I won’t bore you with details but needless to say, I got the job and put in my 2 week notice with the contracting company. Little did I know that the promise of being accommodating would be tested the second week on the job. On Wednesday of that second week there, I had some issues, symptoms if you will, that popped up. These issues included suddenly getting lightheaded, nauseous and unexpected bleeding. They weren’t too bad so I continued about my day and went home. The next day however was bad enough that I ended up contacting my primary care doctor’s office. Due to the severity of the symptoms I was told to get to an E.D. asap or they would be calling in transportation for me. Knowing that they weren’t joking, I complied and got myself to the emergency department, who admitted me into the hospital 10 hours later.
Another week long hospital stay
I kept my manager updated with the information I was willing to share. She kept reassuring me that I had nothing to worry about and told me to get better. The hospital ran the usual tests but also threw in a scope and tested if the biologic was working or if I was developing antibodies. No antibodies, other tests show no infections but some tests indicated a flare. The scope also showed more inflammation around the surgery site and new inflammation in other areas. Oh joy. When the hospital discharged me it was with a prescription for another round of steroids, which I’m still on, and more appointments. Even with the scope results I have been told I am in “medical remission.” As far as they are concerned the disease is managed well enough. Time will tell.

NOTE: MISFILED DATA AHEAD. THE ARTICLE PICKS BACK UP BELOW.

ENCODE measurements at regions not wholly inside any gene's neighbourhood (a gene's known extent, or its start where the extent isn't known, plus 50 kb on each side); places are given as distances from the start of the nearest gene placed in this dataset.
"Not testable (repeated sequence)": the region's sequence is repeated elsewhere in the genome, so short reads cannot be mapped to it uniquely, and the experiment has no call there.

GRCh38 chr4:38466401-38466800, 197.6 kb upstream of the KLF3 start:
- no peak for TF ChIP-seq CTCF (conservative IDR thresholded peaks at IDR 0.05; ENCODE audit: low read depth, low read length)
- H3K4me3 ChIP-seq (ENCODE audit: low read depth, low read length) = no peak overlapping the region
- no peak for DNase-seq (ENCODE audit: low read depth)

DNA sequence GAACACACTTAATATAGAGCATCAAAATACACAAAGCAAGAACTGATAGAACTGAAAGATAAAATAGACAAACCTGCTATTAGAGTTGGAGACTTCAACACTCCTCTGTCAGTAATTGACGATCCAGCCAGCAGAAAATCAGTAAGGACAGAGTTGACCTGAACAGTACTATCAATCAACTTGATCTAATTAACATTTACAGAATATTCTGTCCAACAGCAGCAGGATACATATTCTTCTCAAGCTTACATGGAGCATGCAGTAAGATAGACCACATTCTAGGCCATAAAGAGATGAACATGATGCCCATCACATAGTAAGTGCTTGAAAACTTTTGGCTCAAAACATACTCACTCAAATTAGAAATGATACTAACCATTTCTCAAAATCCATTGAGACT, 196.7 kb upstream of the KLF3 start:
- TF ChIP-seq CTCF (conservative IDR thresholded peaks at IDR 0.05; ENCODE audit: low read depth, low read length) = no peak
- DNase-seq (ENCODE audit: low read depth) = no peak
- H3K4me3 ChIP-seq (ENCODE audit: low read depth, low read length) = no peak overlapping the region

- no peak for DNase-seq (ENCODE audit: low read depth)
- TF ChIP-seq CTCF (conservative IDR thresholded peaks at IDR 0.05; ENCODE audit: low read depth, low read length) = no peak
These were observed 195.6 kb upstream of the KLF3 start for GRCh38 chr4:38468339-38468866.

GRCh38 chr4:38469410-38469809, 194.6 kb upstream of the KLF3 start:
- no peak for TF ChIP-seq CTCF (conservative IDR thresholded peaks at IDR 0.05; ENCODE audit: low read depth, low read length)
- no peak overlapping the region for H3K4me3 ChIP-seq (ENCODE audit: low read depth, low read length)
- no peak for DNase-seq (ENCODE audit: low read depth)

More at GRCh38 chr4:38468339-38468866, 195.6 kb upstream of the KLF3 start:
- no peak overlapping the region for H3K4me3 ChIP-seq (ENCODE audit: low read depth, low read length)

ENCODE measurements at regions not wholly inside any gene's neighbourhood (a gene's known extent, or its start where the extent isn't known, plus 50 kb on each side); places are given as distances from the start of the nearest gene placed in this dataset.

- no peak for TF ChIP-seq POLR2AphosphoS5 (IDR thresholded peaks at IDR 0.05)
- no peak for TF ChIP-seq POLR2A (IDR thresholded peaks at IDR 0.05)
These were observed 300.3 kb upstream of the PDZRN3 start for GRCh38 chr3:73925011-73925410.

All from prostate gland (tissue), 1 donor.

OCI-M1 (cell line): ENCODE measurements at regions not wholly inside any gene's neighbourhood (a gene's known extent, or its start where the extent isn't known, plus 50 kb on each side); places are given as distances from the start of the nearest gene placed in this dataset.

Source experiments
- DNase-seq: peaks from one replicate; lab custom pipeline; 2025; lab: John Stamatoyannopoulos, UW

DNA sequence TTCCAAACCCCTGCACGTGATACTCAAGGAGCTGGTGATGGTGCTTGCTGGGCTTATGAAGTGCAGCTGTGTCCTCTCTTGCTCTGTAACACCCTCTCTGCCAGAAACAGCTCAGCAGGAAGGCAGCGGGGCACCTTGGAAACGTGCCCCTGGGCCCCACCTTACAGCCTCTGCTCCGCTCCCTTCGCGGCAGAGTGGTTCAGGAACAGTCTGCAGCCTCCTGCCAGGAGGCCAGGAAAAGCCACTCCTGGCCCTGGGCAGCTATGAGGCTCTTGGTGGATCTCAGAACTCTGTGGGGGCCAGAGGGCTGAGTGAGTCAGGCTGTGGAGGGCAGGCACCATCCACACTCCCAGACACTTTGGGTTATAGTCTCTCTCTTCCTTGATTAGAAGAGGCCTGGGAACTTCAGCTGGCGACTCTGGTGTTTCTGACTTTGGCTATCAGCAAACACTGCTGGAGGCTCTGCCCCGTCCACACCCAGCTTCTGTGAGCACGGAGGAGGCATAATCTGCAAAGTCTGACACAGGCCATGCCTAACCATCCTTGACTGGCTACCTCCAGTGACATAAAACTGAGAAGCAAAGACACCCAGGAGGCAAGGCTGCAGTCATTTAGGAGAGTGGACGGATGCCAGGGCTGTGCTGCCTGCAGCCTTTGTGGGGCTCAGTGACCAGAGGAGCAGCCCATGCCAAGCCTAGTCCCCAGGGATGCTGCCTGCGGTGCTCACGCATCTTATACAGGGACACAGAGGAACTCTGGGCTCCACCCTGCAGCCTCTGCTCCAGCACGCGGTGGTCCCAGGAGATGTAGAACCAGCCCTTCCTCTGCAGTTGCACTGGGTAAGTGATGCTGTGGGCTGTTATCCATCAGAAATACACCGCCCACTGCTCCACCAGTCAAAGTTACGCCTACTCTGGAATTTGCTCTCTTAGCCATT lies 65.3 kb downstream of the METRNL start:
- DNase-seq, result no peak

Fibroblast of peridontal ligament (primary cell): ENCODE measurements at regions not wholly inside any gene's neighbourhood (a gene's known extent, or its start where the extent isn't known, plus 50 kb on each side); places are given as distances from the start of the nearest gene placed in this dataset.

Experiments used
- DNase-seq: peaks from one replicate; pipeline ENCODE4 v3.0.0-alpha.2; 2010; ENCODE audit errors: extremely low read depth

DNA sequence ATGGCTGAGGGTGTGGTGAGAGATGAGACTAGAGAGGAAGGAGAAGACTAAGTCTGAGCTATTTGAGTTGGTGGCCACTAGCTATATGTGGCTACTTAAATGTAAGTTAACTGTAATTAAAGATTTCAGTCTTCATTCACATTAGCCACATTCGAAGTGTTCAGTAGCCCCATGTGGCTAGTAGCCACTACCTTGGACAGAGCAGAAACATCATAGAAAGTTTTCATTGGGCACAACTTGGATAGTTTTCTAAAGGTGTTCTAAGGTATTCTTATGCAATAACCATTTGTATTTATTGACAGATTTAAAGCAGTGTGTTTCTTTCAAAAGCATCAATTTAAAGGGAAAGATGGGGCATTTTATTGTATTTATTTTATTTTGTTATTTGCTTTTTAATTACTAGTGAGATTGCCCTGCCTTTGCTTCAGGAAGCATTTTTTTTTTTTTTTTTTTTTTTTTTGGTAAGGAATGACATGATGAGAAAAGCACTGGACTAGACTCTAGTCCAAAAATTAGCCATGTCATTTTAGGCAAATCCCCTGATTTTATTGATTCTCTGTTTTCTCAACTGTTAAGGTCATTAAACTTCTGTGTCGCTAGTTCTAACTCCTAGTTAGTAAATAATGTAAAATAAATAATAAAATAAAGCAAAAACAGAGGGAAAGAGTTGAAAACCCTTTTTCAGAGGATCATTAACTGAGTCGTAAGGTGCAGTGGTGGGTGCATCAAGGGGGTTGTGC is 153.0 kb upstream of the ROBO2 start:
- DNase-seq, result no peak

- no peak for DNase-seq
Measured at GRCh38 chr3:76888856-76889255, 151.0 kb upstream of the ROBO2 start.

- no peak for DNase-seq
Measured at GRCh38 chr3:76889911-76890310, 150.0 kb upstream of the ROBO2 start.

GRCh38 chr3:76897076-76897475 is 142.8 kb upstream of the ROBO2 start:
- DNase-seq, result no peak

Anyways, as soon as I got home I texted my boss. She told me to get rest before coming into work. My manager is working with me to make sure my work schedule is updated to account for my appointments. I don’t hear any comments about my hours, the numerous restroom breaks or occasionally being a few minutes late. We’re working together to minimize any impact on coverage at work while also giving me the time needed to take care of myself. Do I miss my old job? Sure I do. Do I regret leaving and joining another company? Not one bit. While I am still dealing with depression, I am in a better mental state than 2 months ago.
If there is anything I hope you take away from this, let it be this; Put your health, both physical and mental, first. It’s not going to be easy, but you will be better for it. It doesn’t need to big anything drastic and could be something as simple as taking time off just to lounge around the house in your pajamas.
That’s it. This is the end of one chapter and the start of a new one. Thank you so much for reading.